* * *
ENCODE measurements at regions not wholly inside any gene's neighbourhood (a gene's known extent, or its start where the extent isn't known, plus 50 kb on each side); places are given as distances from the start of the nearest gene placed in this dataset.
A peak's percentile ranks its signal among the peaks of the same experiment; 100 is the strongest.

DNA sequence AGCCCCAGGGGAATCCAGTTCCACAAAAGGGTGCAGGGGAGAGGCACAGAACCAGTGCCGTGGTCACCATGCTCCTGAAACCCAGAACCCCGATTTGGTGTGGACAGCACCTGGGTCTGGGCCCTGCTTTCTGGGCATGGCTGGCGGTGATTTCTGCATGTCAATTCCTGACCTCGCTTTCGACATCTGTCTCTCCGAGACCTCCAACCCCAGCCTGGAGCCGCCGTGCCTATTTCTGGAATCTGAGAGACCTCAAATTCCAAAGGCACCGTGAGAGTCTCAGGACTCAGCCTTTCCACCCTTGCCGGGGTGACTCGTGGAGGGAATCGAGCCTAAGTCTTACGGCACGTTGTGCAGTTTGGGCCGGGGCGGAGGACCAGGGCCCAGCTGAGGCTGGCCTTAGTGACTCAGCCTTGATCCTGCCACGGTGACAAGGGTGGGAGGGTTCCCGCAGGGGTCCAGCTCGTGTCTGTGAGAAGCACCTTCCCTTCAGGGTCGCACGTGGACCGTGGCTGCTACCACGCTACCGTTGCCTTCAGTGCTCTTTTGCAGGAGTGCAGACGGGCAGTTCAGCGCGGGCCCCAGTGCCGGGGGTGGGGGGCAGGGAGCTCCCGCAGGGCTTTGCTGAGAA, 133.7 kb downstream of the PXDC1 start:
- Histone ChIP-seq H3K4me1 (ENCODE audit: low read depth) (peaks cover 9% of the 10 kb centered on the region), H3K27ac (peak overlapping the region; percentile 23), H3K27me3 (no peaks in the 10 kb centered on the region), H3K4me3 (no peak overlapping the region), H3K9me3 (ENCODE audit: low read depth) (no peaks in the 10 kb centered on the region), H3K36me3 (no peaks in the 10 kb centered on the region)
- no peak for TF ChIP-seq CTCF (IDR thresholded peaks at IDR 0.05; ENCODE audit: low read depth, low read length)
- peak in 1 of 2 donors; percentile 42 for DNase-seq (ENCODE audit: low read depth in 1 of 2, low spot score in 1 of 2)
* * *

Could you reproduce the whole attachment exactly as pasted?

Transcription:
ENCODE measurements at regions not wholly inside any gene's neighbourhood (a gene's known extent, or its start where the extent isn't known, plus 50 kb on each side); places are given as distances from the start of the nearest gene placed in this dataset.
A peak's percentile ranks its signal among the peaks of the same experiment; 100 is the strongest.

DNA sequence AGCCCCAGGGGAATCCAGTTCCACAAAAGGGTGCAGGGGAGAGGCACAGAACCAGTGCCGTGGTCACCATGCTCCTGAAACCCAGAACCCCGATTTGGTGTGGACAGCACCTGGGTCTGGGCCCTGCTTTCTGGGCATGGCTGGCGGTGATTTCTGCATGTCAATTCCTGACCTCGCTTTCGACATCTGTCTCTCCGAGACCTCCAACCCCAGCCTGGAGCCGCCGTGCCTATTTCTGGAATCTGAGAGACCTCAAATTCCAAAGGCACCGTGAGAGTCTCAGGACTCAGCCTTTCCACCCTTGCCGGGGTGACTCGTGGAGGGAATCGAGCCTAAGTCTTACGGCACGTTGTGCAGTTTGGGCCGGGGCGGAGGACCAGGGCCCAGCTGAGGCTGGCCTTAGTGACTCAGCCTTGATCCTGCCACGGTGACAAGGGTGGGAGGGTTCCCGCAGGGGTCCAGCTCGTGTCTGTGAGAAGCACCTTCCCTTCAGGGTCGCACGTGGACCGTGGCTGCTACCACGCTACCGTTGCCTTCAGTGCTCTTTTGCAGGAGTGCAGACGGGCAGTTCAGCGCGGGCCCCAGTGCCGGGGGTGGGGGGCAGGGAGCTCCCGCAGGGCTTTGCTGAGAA, 133.7 kb downstream of the PXDC1 start:
- Histone ChIP-seq H3K4me1 (ENCODE audit: low read depth) (peaks cover 9% of the 10 kb centered on the region), H3K27ac (peak overlapping the region; percentile 23), H3K27me3 (no peaks in the 10 kb centered on the region), H3K4me3 (no peak overlapping the region), H3K9me3 (ENCODE audit: low read depth) (no peaks in the 10 kb centered on the region), H3K36me3 (no peaks in the 10 kb centered on the region)
- no peak for TF ChIP-seq CTCF (IDR thresholded peaks at IDR 0.05; ENCODE audit: low read depth, low read length)
- peak in 1 of 2 donors; percentile 42 for DNase-seq (ENCODE audit: low read depth in 1 of 2, low spot score in 1 of 2)